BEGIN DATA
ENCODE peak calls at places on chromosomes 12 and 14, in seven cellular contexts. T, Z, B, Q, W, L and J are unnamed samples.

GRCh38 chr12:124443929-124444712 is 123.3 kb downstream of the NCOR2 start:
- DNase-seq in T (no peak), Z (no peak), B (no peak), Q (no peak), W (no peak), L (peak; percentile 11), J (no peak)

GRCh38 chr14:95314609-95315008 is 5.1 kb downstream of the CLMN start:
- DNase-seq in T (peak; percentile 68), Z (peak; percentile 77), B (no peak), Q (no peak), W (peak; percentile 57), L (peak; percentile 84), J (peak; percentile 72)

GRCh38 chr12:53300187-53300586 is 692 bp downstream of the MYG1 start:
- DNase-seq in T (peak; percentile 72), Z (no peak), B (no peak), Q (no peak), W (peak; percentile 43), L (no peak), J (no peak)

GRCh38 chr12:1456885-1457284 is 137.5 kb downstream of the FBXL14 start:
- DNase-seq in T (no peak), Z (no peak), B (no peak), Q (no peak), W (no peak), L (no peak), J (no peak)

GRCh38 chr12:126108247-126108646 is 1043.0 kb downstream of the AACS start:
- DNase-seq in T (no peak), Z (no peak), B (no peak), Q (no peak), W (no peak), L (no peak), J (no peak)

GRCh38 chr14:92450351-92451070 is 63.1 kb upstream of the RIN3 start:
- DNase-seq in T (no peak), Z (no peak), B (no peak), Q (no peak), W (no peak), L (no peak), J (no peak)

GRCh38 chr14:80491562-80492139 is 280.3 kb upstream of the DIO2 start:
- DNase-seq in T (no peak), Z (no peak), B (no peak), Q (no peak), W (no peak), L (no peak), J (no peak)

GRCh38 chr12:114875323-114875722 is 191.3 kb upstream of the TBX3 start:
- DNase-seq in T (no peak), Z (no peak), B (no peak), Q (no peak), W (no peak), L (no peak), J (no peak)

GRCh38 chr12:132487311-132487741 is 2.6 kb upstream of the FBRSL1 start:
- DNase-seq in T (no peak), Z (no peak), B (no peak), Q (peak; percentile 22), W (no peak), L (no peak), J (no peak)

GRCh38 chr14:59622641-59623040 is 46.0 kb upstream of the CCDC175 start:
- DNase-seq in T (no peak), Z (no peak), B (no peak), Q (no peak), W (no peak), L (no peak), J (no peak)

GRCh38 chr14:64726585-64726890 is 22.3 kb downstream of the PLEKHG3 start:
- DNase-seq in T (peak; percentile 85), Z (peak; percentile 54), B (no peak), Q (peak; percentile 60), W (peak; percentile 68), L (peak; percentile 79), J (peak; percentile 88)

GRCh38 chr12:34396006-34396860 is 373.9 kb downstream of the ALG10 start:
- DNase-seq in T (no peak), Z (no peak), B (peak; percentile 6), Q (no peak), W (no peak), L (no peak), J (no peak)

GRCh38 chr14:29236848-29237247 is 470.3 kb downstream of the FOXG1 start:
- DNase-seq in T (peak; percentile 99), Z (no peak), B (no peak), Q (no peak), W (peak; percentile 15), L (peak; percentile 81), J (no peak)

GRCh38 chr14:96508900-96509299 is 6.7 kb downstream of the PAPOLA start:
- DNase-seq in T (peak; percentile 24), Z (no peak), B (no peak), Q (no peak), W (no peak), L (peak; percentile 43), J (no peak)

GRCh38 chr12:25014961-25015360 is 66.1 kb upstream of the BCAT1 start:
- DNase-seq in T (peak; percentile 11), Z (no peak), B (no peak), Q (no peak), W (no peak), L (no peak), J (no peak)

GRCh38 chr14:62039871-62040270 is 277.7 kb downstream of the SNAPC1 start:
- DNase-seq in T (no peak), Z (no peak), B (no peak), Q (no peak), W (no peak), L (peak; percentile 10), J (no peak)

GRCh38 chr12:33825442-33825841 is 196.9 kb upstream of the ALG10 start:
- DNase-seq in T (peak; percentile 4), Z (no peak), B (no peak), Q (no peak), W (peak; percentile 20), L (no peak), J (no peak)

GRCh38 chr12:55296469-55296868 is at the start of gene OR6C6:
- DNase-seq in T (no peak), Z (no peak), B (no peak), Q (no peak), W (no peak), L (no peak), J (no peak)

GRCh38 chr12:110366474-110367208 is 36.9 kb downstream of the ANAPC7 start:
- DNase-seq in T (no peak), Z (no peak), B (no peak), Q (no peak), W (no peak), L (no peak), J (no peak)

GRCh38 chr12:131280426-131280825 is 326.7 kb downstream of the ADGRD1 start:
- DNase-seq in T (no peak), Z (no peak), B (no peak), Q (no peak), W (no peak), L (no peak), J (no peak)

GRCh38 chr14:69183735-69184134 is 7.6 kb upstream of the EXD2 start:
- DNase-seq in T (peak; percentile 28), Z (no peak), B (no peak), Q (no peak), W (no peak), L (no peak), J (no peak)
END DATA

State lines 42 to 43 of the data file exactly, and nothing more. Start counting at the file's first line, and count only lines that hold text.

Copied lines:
GRCh38 chr14:69183735-69184134 is 7.6 kb upstream of the EXD2 start:
- DNase-seq in T (peak; percentile 28), Z (no peak), B (no peak), Q (no peak), W (no peak), L (no peak), J (no peak)